Wednesday, May 22, 2019

World Building using 5e Classes

One of my favorite poetic forms is the haiku. While tempting to see it as a very simple style of poetry where one need only come up with seventeen syllables and be done with it, writing a haiku is much more difficult than it seems. The goal is to capture a singular moment in time without allegory, simile or analogy. The skill and creativity to write a truly brilliant haiku is much greater than one might be led to believe.

Thus, I have always seen limitations as powerful creative tools. This explains my love of random tables. They severely limit my initial input as to what happens in an encounter, but open up a huge amount of possibilities when I am forced to rationally explain why that particular encounter happened when and where it did. This has consistently led to an enriching of my campaign worlds beyond what normally would have been possible if I had used my own input on encounters instead of a random table.

This leads me to today’s post — a thought experiment using limitations. Specifically, limiting the number of classes available to players in a 5e campaign and then building out a campaign world based on those classes available.

Since my favorite edition of D&D is B/X and B/X has four basic classes, I decided to use that as a benchmark. I then divided up the twelve available 5e classes into four groups:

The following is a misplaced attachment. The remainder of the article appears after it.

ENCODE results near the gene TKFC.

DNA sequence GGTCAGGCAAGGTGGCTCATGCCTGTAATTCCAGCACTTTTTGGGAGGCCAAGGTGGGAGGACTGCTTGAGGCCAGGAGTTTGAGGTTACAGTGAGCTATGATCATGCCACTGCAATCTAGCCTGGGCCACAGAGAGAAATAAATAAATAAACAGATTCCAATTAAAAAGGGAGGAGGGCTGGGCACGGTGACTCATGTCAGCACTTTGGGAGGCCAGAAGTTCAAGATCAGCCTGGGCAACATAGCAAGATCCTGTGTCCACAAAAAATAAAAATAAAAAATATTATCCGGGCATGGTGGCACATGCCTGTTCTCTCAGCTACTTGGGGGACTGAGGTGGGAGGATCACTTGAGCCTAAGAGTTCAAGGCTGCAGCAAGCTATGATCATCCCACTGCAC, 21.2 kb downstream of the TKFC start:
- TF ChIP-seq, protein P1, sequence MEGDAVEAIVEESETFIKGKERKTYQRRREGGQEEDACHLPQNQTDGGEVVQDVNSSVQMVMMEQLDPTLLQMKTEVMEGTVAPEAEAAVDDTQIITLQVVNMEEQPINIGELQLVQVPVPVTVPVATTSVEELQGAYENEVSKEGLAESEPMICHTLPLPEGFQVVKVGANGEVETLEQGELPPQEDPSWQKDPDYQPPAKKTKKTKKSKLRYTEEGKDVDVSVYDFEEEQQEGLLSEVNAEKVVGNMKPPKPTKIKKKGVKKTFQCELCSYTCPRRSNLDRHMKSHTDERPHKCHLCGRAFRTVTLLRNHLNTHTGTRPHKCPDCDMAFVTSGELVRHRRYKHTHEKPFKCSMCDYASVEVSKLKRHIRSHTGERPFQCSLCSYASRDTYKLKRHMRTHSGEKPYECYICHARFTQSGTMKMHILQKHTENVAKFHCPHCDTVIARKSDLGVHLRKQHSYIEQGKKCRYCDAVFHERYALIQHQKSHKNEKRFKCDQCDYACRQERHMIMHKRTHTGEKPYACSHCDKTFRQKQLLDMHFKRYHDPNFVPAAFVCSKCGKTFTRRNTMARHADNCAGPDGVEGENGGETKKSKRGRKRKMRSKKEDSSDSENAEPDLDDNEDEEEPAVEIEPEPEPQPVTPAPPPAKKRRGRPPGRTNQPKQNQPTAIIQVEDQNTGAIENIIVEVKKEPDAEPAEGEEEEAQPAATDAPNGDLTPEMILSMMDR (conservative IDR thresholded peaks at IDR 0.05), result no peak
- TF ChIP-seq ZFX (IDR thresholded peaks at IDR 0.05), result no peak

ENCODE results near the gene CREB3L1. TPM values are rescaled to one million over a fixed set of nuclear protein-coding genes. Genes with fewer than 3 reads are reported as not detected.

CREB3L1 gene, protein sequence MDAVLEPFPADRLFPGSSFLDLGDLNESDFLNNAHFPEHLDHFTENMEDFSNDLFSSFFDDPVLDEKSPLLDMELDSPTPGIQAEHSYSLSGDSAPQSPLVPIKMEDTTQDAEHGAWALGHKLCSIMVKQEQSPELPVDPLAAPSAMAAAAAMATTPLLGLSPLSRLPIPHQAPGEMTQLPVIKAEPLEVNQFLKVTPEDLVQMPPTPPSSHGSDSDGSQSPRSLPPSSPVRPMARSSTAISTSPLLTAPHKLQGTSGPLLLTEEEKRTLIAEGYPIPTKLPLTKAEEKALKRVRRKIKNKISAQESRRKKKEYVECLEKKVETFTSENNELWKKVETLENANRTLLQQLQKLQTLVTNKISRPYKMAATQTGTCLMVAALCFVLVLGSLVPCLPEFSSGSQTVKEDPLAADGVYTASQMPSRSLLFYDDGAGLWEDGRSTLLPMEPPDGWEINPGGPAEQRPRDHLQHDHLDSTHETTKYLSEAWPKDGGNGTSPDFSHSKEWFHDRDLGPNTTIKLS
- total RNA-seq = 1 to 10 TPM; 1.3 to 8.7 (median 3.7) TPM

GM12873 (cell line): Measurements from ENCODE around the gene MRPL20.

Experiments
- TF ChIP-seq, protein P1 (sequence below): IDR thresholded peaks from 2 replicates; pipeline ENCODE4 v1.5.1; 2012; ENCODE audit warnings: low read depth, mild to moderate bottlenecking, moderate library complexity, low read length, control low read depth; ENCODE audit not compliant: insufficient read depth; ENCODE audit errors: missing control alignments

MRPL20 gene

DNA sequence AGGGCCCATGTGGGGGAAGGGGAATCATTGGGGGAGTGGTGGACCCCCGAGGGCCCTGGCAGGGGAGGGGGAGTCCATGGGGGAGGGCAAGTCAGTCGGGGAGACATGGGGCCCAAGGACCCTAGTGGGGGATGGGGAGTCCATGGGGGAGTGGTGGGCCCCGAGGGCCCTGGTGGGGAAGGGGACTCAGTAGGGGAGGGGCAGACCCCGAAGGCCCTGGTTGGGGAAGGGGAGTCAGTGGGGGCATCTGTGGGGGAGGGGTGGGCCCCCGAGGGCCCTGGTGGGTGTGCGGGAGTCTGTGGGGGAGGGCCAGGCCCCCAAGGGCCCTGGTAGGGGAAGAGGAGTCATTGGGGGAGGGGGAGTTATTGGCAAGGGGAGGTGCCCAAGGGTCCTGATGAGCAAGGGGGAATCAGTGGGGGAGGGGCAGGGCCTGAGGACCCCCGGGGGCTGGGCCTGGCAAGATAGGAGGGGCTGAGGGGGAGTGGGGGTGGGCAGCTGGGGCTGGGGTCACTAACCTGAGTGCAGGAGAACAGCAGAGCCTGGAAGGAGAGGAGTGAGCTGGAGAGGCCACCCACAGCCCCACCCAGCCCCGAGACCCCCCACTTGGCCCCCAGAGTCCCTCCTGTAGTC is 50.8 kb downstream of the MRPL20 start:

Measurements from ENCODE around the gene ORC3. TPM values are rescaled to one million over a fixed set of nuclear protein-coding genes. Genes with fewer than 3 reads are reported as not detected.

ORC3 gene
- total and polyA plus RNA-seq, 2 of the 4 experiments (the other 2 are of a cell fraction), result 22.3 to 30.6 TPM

• Barbarians, Fighters, Rangers
  • Bards, Monks, Rogues
  • Clerics, Druids, Paladins
  • Sorcerers, Warlocks, Wizards

I then asked my children to pick one class from each category to come up with this list of four available classes:

  • Ranger
  • Rogue
  • Cleric
  • Sorcerer

Two interesting patterns emerge from this group of four classes:

First, the Cleric is the exception when it comes to magic. Rangers, Rogues with the Arcane Trickster Archetype and Sorcerers all use spontaneous casting from a list of known spells. Clerics, on the other hand, prepare spells from the cleric spell list and have access to ritual casting.

Second, there is no class that truly represents a standing army. Rangers are skirmish fighters. While rogues can emulate the sense of a disciplined army or coordinated fighting with their Sneak Attack, their limitations with both weapons and armor as well as their focus on dexterity and stealth suggest an army far more used to spying than to fighting toe-to-toe battles on a regular basis.

The campaign world that emerges from these patterns is one that is primarily focused inward because what outside threats exist can be kept in check by rangers and rogues. Thus, the driving force of most adventures is going to be political intrigue between factions that exist within the campaign world.

These factions are suggested by the various damage types available to sorcerers from the Draconic Bloodline:

  • Acid (with Black and Copper clans)
  • Cold (with Silver and White clans)
  • Fire (with Copper, Gold, and Red clans)
  • Lightening (with Blue and Bronze clans)
  • Poison (with the Green clan)